Uncategorized October 27, 2021

Market Update October 27, 2021


While many people disagree to the extent future inflation, certain hedge funds have, well, hedged their bets that we might experience similar stagflation that took place during the 1970-80s. Even Bank of American Global Research analysts declared in a recent note that, “stagflation is here.”

First of all, what is stagflation? It is:

  • An inflationary period (prices of goods increases)
  • When economic output decreases (production of goods and services declines)
  • Increase unemployment

The advent of stagflation, a phenomenon that was once thought theoretically impossible, lead to the creation of the misery index. If you’ve never heard of this index, it is released by the Bureau of Labor Statistics which calculates the US inflation rate and the US unemployment rate. See the graph above. While the spikes in this year’s data are still fluctuating, it can be noted that we’re around the same level of misery we experienced from 2006-2012 (~10%).

What would drive stagflation? Well the first two points seem to meeting the criteria. We are already seeing increased cost of goods and our Thanksgiving will be the most expensive one in the history of the holiday.

Oil and natural gas have increased substantially in price this year. Rent is going up in double digits in many metropolitan areas. While energy costs and rent seem removed from “goods or services,” these escalating costs translate directly to increased cost of production, shipping costs, and reduction discretionary spending (due to increased spending on housing and energy costs).

As for the employment issue… “now hiring” signs are seemingly on every work truck and outside every restaurant. Surely this makes unemployment seems like a non-issue? Well the first issue with this is these jobs are directed towards a trade (plumber, HVAC, roofer, etc) or are otherwise categorized as “unskilled” work. These jobs will unlikely to attract recent college graduates or professionals who are increasingly sick of work. The subreddit of r/antiwork has seen a surge in users as a record breaking amount of Americans are quitting work. This is becoming less of an unemployment issue and more of a refusal to work issue.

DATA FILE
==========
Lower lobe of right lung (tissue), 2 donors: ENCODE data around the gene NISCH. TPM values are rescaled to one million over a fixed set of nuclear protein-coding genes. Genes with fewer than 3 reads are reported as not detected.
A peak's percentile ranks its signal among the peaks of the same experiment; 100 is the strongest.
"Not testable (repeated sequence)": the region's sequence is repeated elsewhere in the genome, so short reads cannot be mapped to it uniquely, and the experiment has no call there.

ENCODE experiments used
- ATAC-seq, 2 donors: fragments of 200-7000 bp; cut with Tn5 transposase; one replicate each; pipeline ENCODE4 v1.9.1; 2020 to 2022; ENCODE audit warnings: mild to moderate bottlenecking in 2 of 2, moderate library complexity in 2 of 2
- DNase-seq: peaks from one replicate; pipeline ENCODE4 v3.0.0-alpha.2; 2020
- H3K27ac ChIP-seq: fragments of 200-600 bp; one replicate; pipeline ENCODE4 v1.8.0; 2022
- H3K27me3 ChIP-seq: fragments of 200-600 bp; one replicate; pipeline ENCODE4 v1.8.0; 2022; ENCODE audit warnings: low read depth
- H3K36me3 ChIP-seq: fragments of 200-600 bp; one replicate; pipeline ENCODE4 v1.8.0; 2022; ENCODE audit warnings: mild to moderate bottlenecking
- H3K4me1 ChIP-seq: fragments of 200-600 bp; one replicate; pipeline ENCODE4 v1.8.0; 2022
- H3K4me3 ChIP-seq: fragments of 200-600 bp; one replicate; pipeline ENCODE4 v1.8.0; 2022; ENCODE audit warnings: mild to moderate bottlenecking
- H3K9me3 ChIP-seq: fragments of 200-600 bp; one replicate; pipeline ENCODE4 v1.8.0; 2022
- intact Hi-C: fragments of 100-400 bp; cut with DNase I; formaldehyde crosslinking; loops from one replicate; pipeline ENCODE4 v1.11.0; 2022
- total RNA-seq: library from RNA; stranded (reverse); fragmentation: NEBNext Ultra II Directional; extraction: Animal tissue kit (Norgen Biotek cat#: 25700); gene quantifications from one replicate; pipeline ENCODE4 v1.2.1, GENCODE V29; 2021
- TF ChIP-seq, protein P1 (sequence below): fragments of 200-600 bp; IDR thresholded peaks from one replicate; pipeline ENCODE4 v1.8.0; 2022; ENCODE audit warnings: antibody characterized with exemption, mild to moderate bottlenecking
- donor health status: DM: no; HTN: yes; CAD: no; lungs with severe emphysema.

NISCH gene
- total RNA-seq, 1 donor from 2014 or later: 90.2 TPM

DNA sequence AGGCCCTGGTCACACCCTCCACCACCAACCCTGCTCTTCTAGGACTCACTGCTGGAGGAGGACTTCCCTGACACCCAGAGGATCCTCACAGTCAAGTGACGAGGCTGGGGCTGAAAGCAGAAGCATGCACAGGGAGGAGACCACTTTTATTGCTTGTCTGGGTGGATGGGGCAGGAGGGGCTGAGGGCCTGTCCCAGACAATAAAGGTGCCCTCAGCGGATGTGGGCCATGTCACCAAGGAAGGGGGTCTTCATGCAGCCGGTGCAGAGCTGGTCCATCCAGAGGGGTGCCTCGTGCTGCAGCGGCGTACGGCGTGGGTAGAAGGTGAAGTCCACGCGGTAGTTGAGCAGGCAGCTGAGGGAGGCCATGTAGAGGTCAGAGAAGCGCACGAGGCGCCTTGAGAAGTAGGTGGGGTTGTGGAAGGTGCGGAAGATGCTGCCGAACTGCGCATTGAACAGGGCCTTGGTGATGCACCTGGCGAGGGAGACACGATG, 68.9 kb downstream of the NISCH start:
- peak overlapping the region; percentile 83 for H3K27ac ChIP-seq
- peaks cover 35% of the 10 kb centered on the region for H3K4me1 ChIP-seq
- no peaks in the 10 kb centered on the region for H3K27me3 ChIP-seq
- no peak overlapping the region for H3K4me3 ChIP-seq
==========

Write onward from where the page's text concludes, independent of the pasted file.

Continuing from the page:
While we’re still in a period of uncertainty, and it’s too soon to infer any long term trends, the best protection one can take is to become informed of a breadth of possibilities and outcomes. Luck favors the prepared after all. While protecting your financial well-being, be it from stagflation or inflation, is essentially the same (see last week’s email), stagflation is much harder to address from a political and monetary policy standpoint. With an uncertain economic climate and new stains on the middle class, political upheaval will surely follow.


More inflation chatter:

  • Twitter’s Jack Dorsey predicts worldwide hyperinflation Cathie Wood disputes Jack’s prediction

Evergrande Crisis Watch:

  • The crisis is spreading. Other Chinese developers are defaulting or wobbling